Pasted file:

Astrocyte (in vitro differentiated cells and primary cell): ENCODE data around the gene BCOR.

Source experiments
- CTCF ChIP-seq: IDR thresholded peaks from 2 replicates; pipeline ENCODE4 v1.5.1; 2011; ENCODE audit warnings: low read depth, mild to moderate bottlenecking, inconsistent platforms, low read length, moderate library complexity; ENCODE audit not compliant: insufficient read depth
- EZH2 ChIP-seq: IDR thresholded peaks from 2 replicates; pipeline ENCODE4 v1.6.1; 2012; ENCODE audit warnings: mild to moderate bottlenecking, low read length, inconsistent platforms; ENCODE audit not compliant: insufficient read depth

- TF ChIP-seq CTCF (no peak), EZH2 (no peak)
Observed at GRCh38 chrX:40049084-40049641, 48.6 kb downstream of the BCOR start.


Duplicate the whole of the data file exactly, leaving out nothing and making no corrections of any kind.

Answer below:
Astrocyte (in vitro differentiated cells and primary cell): ENCODE data around the gene BCOR.

Source experiments
- CTCF ChIP-seq: IDR thresholded peaks from 2 replicates; pipeline ENCODE4 v1.5.1; 2011; ENCODE audit warnings: low read depth, mild to moderate bottlenecking, inconsistent platforms, low read length, moderate library complexity; ENCODE audit not compliant: insufficient read depth
- EZH2 ChIP-seq: IDR thresholded peaks from 2 replicates; pipeline ENCODE4 v1.6.1; 2012; ENCODE audit warnings: mild to moderate bottlenecking, low read length, inconsistent platforms; ENCODE audit not compliant: insufficient read depth

- TF ChIP-seq CTCF (no peak), EZH2 (no peak)
Observed at GRCh38 chrX:40049084-40049641, 48.6 kb downstream of the BCOR start.